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You are seeing things, Barbara Wagner and Benjamin de Burca at the Galeria da Boavista

Bárbara Wagner and Benjamin de Burca are showing in Lisbon, at the Galeria de Boavista, two video installations. On the lower floor, RISE (2018) and, on the upper floor, the piece that shares the exhibition’s title, You are seeing things (2016). The duo’s growth, and the international projection of their work, in just over a decade, are both impressive. The recent highlights are, in 2016, their participation in the 32nd São Paulo Biennial; in 2017, at the Skulptur Projekte Münster; and, in 2018, representing Brazil in the 58th edition of La Biennale di Venezia. In Lisbon, the exhibition curated by Rayne Booth reveals the singular freedom with which their workflow between the different art spaces and contexts. Both those closest to the visual arts, such as galleries and museums, and those closer to the cinema realm, such as the screening of Swinguerra (2018), on 17 January at Cinema São Jorge. Both highlight different characteristics of B. Wagner and B. de Burca’s audiovisual production, which (also) swings masterfully between documentary/fiction film and the commitment to aesthetic experience.

The porosity of the work of Bárbara Wagner and Benjamin de Burca is closely associated to their heterogeneous careers, to the diversity of the groups with which they collaborate, and also to the way they approach popular culture – it should not be confused with Pop Art, because it is not about the hegemonic culture, relative to the forms of expression of minorities – without falling into the usual clichés.

The two projects, one filmed in Canada and the other in Brazil, share the same technical production quality – the exploration of image and sound is simply sublime – and the intense script work, albeit inseparable from the wishes and stimuli of the collaborating groups. And this is perhaps the most important narrative element: although there is no sense of improvisation, there is also no intention of “giving voice” to those people – real dancers, singers or MCs –. That would be the same as starting from a position of inferiority; as so often happens, “giving voice” to these groups would mean “objectifying their voice”, because it already exists, autonomous and resistant. The two pieces by B. Wagner. and B. de Burca. are impressive because they listen, give space and share control; at the confluence of the different individual contributions, the work emerges; and something new is materialized.

RISE (2018) takes place at a newly opened subway station on the outskirts of Toronto, focusing on a spoken word group (Reaching Intelligent Souls Everywhere) with local rappers, poets and MCs. The site where the recordings took place allowed a suburban area to be connected to the rest of the city, in a metaphor for the prayers of the group members, who share the same desire to belong, to take root and to live without being condemned a priori for gender, racial or social reasons. “I still introduce myself to people by mispronouncing my name/ I feel slightly embarrassed when people pronounce it properly because/ if it is not smooth on the Anglo tongue / then saying my name sounds more like / “Go back where you came from” (Timaaj). But, again, it’s important to underline that these works are not only worth the message or the story they convey. The aesthetic quality of the images and sound immerse us in an intense sensorial experience, explored by the minimal and suitable display at the Galeria da Boavista.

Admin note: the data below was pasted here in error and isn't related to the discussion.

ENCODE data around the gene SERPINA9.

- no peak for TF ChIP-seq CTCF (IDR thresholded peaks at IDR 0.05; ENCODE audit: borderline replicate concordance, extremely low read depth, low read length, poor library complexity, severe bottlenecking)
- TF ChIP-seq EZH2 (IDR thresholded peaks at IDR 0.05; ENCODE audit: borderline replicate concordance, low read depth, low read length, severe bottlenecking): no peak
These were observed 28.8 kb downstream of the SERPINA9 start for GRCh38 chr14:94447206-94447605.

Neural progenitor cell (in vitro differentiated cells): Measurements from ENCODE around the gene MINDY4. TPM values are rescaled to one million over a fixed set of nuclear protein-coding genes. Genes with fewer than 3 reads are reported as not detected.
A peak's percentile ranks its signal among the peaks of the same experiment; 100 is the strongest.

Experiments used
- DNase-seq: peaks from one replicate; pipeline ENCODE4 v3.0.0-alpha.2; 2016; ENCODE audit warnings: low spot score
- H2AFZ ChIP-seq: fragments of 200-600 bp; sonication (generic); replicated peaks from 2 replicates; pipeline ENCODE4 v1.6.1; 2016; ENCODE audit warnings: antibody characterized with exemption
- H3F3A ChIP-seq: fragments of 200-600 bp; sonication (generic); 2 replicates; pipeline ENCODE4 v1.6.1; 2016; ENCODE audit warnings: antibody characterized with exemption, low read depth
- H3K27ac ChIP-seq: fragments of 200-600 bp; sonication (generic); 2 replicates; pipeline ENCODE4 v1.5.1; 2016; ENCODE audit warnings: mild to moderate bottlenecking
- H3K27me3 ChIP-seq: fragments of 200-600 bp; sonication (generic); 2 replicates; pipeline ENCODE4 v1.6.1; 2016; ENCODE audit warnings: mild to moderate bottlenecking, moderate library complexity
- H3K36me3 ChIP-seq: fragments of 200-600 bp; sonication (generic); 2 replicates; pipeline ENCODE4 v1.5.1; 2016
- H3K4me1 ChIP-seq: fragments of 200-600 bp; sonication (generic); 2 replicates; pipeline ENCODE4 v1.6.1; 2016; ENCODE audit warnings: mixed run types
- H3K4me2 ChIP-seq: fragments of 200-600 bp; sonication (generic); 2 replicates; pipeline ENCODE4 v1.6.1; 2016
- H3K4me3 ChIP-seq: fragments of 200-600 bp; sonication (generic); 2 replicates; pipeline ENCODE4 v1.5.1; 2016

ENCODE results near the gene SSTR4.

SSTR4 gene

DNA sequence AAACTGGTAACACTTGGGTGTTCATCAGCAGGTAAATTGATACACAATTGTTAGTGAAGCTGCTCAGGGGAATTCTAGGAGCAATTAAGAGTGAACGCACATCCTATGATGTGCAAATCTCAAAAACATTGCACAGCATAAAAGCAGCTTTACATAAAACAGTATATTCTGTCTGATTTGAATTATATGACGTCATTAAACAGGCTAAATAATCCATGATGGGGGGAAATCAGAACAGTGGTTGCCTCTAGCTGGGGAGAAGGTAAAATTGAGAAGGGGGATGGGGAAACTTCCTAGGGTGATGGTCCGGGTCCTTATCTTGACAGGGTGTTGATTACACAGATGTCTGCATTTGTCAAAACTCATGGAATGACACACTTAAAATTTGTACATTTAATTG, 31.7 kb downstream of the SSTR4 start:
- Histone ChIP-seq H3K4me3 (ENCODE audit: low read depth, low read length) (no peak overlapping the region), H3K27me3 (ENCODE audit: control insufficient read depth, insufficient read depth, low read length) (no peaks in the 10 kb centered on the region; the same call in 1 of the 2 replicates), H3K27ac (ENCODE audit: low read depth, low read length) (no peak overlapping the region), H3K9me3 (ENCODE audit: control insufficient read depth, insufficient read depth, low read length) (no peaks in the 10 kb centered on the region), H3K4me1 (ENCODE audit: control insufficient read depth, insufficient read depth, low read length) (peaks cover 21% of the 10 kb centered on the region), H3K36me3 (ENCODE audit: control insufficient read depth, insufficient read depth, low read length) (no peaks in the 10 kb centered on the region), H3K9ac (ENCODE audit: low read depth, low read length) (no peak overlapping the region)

On the upper floor, in a black box, You are seeing things (2016) is screened, recorded in partnership with a group of young “brega” singers from the outskirts of Recife, who wish to record video clips. The notion of individual operativity is called into question. On the one hand, the desire of the youngsters to become professionals and, on the other hand, the need to industrialize their passion for music, so that it can be taken seriously and not as a simple distraction. The singers’ uncertainty is mirrored by the disjointedness of this film, which seems to be constantly starting up again. These cuts can be compared to an artistic exercise. The work as a consequence of a cumulative process of failed attempts, of abrupt and constant beginnings and endings.

The nonchalance concerning the labels and genres imposed by the artistic medium(s) places the work of Bárbara Wagner and Benjamin de Burca in an odd, distant and near territory; but, above all, one that is pleasurable. It’s not working about, but working with. In the end, humility, quality and strictness seem to be diluted, with no signs of folklore or elitism.

Until 12.03.2020, at the Galeria da Boavista, in Lisbon.

(Since all museums and galleries closed due to the COVID-19 pandemic, Galerias Municipais and the artists Bárbara Wagner and Benjamin de Burca have freely released world-wide their work for everyone to watch online. Click here to watch the video.)

Francisco Correia (b. 1996) lives and works in Lisbon. He studied Painting at Faculdade de Belas-Artes at Universidade de Lisboa and finished the post-graduation on Art Curatorship at Faculdade de Ciências Sociais e Humanas at Universidade Nova de Lisboa. He has been writing for and about exhibitions, while simultaneously developing his artistic project.

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